Court of appeals rejects overly technical interpretation of separation of powers, especially in the juvenile justice context (I didnt know there was a division of roles there anyway):
" The phrase "by and with the assent of the court," which the Legislature elected to add to the language in Neb. Rev. Stat. § 43-285(1) (Reissue 2004), clearly gives the court the power to assent and, by implication, to dissent from the placement and other decisions of the Department of Health and Human Services, as well as of other entities to whom the court might commit the care of a minor. "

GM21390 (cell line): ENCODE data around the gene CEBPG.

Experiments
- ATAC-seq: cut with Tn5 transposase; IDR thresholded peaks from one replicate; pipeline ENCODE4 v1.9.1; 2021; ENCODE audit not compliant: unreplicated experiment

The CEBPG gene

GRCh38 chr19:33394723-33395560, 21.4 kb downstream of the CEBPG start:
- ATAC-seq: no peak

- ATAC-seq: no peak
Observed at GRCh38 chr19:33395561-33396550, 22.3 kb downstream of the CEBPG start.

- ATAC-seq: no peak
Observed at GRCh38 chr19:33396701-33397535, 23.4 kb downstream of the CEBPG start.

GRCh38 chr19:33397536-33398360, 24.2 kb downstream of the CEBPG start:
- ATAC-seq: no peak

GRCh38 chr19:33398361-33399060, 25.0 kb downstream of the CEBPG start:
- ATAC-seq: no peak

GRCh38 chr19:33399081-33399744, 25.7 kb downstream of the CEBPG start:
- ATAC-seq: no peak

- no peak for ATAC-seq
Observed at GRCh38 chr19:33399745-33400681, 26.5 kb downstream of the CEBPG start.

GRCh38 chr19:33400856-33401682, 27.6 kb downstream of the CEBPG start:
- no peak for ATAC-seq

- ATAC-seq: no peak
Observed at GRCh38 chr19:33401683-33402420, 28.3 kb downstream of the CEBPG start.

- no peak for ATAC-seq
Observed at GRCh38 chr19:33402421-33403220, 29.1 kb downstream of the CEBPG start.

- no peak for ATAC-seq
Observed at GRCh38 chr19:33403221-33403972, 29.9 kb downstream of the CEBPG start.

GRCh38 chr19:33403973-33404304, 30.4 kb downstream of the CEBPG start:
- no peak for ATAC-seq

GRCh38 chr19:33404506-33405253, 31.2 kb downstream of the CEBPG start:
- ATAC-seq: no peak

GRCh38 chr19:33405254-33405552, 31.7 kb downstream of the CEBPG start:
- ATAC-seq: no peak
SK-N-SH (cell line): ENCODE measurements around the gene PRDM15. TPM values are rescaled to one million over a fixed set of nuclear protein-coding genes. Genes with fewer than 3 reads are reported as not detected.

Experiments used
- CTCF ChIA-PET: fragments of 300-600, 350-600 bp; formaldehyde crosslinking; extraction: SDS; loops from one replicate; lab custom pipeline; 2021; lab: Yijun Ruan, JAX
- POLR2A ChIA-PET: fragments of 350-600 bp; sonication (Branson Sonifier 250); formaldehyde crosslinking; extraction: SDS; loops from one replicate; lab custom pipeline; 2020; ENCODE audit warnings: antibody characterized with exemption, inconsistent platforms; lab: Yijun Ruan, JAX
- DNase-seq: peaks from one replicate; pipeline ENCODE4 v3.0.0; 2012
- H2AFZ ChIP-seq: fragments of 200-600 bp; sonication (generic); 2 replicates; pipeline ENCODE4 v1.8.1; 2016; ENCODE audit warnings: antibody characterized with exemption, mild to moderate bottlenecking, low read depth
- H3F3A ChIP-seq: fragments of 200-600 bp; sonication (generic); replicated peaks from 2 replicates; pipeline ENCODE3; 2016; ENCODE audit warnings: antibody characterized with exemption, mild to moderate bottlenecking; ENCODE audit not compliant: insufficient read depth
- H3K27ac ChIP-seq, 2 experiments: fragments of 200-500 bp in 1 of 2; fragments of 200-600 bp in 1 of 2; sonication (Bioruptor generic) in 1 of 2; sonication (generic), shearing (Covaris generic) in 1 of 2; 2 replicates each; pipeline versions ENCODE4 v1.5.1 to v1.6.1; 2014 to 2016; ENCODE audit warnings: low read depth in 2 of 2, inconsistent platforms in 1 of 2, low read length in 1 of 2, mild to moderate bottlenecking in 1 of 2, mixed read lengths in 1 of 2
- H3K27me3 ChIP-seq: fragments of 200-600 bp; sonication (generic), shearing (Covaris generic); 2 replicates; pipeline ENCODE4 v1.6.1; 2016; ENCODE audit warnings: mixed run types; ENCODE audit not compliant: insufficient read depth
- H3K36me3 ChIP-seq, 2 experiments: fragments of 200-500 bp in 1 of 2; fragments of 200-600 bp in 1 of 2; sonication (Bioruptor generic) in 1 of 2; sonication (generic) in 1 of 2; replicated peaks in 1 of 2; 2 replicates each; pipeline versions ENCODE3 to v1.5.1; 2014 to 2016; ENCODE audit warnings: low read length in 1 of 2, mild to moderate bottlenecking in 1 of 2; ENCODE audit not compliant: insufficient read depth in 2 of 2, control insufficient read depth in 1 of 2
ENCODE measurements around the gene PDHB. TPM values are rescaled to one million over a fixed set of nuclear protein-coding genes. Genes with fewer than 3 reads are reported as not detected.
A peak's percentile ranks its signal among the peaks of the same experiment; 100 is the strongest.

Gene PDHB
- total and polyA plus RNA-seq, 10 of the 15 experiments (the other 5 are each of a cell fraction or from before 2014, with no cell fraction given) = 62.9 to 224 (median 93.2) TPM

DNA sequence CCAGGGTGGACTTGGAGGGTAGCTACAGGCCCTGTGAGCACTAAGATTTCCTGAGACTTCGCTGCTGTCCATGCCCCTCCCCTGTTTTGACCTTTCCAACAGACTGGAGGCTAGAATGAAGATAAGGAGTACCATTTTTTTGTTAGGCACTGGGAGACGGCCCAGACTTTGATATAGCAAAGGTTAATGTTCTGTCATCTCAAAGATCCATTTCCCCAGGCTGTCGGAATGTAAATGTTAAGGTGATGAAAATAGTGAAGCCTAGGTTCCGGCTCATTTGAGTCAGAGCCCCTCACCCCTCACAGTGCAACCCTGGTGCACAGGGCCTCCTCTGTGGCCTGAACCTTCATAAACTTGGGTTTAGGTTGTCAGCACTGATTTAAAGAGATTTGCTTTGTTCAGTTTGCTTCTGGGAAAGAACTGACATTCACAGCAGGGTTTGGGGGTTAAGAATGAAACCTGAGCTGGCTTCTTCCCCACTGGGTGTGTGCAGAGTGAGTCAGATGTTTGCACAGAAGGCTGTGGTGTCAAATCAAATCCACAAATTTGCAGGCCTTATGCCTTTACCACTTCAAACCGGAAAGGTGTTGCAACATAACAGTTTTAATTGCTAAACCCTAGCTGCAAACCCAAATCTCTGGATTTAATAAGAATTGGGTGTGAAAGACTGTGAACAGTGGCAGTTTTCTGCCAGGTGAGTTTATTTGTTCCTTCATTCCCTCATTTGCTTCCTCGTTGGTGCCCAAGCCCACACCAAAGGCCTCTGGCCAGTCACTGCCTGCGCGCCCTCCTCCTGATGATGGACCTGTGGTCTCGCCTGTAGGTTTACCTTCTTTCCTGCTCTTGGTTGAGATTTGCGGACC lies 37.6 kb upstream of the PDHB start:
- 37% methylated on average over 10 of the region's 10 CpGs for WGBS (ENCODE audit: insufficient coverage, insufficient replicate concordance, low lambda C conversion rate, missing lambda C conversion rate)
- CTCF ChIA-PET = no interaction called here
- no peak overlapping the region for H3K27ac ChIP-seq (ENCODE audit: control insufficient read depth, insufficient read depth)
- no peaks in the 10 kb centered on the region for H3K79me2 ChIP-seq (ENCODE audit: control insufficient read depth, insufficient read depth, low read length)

"separation of powers was not designed to achieve a complete divorce among the three branches of government, nor does it require governmental powers to be divided into rigid, mutually exclusive compartments. . . . When the legislature creates a statute that contemplates an interplay between the courts and the executive branch, court orders directing the actions of the executive agencies do not violate the doctrine of the separation of powers"citing In re K.C., 325 Ill. App. 3d 771, 759 N.E.2d 15, 259 Ill. Dec. 535 (2001) Finally the Court of Appeals decides that even if it was wrong about the separation of powers, no party brought it to its attention on time. Query Will the Courts be as cost and benefit sensitive as the State when it comes to assigning personnel to cases that the courts think will require specialized personnel?